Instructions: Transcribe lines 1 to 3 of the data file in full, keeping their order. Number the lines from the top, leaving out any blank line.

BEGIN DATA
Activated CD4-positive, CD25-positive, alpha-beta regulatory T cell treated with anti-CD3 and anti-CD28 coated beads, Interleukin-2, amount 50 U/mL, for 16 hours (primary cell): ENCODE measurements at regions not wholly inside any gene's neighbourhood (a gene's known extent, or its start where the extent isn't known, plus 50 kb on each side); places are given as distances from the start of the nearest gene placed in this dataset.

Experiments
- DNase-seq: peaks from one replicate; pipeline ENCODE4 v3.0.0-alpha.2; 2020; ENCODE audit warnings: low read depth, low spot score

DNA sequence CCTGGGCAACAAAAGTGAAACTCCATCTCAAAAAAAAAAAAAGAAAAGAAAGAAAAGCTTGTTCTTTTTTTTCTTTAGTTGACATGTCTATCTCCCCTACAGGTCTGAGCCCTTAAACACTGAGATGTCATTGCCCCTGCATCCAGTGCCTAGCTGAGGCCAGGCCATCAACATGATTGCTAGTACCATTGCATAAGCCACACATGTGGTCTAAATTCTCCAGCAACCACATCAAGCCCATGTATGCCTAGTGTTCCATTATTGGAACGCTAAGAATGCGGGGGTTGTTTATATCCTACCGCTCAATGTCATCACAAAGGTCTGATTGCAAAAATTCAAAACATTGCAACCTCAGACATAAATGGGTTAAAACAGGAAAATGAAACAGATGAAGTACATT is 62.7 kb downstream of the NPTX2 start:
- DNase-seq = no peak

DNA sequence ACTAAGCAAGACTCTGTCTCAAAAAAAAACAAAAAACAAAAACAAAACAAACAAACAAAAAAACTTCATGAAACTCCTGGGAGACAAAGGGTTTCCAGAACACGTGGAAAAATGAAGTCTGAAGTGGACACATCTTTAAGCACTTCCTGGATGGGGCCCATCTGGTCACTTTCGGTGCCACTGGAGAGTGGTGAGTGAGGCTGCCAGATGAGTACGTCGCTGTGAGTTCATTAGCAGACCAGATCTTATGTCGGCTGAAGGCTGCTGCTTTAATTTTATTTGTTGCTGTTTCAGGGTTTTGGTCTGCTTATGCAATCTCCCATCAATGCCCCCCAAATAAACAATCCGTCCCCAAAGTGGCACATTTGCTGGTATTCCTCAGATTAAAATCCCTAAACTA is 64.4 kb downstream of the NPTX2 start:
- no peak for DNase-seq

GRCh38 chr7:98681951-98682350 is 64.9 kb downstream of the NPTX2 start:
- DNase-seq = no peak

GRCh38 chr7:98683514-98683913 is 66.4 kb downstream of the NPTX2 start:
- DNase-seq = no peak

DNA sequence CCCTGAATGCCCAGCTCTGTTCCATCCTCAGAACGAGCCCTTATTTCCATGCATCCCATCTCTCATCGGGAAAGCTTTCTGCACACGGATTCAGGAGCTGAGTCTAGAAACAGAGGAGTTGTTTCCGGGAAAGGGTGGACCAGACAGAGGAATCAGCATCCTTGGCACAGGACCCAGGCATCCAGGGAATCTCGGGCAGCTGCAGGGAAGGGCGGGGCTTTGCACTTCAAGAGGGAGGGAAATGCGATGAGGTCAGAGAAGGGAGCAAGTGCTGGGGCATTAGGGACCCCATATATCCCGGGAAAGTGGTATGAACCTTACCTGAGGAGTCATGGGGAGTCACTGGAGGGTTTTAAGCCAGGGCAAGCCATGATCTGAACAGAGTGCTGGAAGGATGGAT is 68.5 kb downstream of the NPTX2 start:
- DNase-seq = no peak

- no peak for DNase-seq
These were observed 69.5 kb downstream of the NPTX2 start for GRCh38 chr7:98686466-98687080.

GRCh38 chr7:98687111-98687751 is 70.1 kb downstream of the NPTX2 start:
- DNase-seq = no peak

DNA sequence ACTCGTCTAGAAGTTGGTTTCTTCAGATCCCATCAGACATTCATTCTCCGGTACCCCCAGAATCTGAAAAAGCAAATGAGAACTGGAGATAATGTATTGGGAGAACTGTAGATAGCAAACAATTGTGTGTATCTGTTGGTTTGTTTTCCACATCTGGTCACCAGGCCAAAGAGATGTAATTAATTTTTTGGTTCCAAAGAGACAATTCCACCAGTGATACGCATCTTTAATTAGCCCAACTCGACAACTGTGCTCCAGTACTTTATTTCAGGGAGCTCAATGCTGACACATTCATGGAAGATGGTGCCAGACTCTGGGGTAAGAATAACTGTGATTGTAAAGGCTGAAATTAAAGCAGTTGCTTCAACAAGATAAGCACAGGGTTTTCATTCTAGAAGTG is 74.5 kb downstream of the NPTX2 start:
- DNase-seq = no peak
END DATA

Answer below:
Activated CD4-positive, CD25-positive, alpha-beta regulatory T cell treated with anti-CD3 and anti-CD28 coated beads, Interleukin-2, amount 50 U/mL, for 16 hours (primary cell): ENCODE measurements at regions not wholly inside any gene's neighbourhood (a gene's known extent, or its start where the extent isn't known, plus 50 kb on each side); places are given as distances from the start of the nearest gene placed in this dataset.

Experiments
- DNase-seq: peaks from one replicate; pipeline ENCODE4 v3.0.0-alpha.2; 2020; ENCODE audit warnings: low read depth, low spot score